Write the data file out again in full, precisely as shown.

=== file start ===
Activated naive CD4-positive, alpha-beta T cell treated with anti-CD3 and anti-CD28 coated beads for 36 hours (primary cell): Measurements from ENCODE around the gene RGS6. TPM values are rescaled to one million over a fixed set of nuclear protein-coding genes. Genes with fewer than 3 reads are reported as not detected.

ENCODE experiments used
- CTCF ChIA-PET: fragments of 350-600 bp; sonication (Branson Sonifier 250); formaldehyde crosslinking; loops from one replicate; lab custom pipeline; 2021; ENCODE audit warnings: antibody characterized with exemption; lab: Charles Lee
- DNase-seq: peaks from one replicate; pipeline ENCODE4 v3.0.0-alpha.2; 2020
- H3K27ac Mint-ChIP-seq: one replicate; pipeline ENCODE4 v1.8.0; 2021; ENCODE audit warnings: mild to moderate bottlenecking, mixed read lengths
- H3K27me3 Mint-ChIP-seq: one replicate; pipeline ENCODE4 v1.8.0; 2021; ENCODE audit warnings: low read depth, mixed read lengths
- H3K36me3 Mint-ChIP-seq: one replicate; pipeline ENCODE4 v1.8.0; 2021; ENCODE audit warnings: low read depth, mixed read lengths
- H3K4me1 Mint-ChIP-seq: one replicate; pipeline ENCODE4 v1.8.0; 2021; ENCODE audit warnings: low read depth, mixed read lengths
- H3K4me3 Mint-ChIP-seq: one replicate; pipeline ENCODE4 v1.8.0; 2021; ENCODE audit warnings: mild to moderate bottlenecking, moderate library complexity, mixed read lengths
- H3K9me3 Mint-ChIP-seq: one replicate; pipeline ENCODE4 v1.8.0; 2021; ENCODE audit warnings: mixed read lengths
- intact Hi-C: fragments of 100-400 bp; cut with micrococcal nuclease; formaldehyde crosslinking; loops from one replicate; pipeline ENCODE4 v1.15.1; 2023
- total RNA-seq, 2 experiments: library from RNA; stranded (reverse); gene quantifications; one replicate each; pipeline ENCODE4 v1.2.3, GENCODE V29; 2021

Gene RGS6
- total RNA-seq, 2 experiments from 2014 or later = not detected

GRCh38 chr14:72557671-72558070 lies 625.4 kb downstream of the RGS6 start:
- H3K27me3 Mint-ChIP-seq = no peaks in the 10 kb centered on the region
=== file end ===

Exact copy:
Activated naive CD4-positive, alpha-beta T cell treated with anti-CD3 and anti-CD28 coated beads for 36 hours (primary cell): Measurements from ENCODE around the gene RGS6. TPM values are rescaled to one million over a fixed set of nuclear protein-coding genes. Genes with fewer than 3 reads are reported as not detected.

ENCODE experiments used
- CTCF ChIA-PET: fragments of 350-600 bp; sonication (Branson Sonifier 250); formaldehyde crosslinking; loops from one replicate; lab custom pipeline; 2021; ENCODE audit warnings: antibody characterized with exemption; lab: Charles Lee
- DNase-seq: peaks from one replicate; pipeline ENCODE4 v3.0.0-alpha.2; 2020
- H3K27ac Mint-ChIP-seq: one replicate; pipeline ENCODE4 v1.8.0; 2021; ENCODE audit warnings: mild to moderate bottlenecking, mixed read lengths
- H3K27me3 Mint-ChIP-seq: one replicate; pipeline ENCODE4 v1.8.0; 2021; ENCODE audit warnings: low read depth, mixed read lengths
- H3K36me3 Mint-ChIP-seq: one replicate; pipeline ENCODE4 v1.8.0; 2021; ENCODE audit warnings: low read depth, mixed read lengths
- H3K4me1 Mint-ChIP-seq: one replicate; pipeline ENCODE4 v1.8.0; 2021; ENCODE audit warnings: low read depth, mixed read lengths
- H3K4me3 Mint-ChIP-seq: one replicate; pipeline ENCODE4 v1.8.0; 2021; ENCODE audit warnings: mild to moderate bottlenecking, moderate library complexity, mixed read lengths
- H3K9me3 Mint-ChIP-seq: one replicate; pipeline ENCODE4 v1.8.0; 2021; ENCODE audit warnings: mixed read lengths
- intact Hi-C: fragments of 100-400 bp; cut with micrococcal nuclease; formaldehyde crosslinking; loops from one replicate; pipeline ENCODE4 v1.15.1; 2023
- total RNA-seq, 2 experiments: library from RNA; stranded (reverse); gene quantifications; one replicate each; pipeline ENCODE4 v1.2.3, GENCODE V29; 2021

Gene RGS6
- total RNA-seq, 2 experiments from 2014 or later = not detected

GRCh38 chr14:72557671-72558070 lies 625.4 kb downstream of the RGS6 start:
- H3K27me3 Mint-ChIP-seq = no peaks in the 10 kb centered on the region